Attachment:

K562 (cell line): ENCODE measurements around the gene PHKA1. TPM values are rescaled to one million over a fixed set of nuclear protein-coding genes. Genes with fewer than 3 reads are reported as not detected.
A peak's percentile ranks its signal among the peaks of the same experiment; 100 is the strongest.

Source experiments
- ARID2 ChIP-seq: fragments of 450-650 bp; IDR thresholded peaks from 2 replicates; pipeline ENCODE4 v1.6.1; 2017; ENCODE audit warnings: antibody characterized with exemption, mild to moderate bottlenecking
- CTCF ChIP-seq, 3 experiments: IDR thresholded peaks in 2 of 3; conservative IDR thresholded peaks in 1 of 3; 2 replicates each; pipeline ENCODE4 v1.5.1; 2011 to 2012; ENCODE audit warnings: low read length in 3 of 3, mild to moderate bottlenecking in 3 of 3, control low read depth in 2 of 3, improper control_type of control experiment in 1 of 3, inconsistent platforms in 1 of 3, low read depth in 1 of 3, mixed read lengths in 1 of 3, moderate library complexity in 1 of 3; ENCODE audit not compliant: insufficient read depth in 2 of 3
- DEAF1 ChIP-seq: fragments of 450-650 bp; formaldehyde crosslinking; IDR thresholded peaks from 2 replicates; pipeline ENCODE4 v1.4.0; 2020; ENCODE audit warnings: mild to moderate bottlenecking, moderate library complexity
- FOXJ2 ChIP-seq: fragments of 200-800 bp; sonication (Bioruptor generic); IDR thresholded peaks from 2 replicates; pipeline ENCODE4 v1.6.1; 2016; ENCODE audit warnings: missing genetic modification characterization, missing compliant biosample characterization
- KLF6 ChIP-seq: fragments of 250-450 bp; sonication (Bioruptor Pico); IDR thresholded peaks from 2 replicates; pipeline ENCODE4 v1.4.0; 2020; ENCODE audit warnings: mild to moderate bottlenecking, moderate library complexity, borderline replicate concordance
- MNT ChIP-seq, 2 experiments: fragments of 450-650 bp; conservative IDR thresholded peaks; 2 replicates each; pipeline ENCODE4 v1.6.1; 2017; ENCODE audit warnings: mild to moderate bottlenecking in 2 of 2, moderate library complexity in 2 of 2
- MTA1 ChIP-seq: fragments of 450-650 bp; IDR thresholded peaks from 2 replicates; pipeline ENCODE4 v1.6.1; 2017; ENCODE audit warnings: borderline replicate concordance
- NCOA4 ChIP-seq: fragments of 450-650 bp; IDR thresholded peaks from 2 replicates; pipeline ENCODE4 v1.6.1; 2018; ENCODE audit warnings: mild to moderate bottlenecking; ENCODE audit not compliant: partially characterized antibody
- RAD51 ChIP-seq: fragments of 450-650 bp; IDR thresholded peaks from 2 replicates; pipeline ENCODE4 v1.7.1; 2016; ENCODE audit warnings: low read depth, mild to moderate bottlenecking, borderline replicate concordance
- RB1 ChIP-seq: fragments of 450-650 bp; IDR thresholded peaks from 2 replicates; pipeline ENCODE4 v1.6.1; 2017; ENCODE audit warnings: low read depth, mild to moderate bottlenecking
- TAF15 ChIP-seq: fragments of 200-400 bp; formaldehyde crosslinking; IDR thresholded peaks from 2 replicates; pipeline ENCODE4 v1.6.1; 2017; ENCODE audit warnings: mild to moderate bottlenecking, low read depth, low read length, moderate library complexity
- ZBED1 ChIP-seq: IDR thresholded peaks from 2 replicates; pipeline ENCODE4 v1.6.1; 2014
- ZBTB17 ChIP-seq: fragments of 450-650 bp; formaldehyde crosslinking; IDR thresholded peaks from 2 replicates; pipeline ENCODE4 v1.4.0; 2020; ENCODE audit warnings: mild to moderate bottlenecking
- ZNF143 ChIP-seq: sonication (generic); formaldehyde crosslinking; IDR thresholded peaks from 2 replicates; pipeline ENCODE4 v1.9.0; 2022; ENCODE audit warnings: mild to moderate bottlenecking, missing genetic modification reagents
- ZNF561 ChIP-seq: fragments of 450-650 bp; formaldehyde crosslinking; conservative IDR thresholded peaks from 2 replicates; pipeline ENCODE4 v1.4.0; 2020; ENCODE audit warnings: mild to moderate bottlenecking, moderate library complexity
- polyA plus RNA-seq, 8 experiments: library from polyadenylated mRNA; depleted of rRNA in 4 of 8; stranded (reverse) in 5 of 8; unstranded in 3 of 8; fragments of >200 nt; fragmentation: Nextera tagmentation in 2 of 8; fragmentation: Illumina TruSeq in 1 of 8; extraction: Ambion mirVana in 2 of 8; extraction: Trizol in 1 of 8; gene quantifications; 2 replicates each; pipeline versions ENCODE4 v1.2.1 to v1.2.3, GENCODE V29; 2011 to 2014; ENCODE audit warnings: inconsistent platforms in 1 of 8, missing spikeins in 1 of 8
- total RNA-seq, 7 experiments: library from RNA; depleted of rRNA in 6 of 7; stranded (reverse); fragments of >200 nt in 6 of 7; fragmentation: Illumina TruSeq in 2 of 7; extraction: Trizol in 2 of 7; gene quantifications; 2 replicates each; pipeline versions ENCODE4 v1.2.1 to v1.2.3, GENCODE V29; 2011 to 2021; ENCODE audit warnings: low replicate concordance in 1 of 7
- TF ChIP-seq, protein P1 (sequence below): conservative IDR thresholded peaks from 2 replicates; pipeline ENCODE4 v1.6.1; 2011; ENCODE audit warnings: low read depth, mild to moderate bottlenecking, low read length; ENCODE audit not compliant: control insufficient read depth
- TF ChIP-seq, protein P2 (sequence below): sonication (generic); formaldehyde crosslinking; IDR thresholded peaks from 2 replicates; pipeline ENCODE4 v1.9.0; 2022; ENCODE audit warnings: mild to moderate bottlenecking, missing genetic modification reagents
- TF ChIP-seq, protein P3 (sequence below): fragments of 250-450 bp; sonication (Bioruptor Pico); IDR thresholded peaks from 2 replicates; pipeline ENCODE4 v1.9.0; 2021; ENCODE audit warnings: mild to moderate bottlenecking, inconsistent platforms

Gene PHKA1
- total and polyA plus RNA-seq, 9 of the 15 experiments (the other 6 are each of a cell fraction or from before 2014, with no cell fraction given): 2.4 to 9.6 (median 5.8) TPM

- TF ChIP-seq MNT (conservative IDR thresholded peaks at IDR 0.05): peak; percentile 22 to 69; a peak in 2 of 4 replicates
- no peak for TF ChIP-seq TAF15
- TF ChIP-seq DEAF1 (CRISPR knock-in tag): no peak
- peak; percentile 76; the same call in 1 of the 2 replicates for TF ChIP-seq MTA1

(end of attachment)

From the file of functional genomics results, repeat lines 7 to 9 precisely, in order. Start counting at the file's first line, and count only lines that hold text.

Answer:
- FOXJ2 ChIP-seq: fragments of 200-800 bp; sonication (Bioruptor generic); IDR thresholded peaks from 2 replicates; pipeline ENCODE4 v1.6.1; 2016; ENCODE audit warnings: missing genetic modification characterization, missing compliant biosample characterization
- KLF6 ChIP-seq: fragments of 250-450 bp; sonication (Bioruptor Pico); IDR thresholded peaks from 2 replicates; pipeline ENCODE4 v1.4.0; 2020; ENCODE audit warnings: mild to moderate bottlenecking, moderate library complexity, borderline replicate concordance
- MNT ChIP-seq, 2 experiments: fragments of 450-650 bp; conservative IDR thresholded peaks; 2 replicates each; pipeline ENCODE4 v1.6.1; 2017; ENCODE audit warnings: mild to moderate bottlenecking in 2 of 2, moderate library complexity in 2 of 2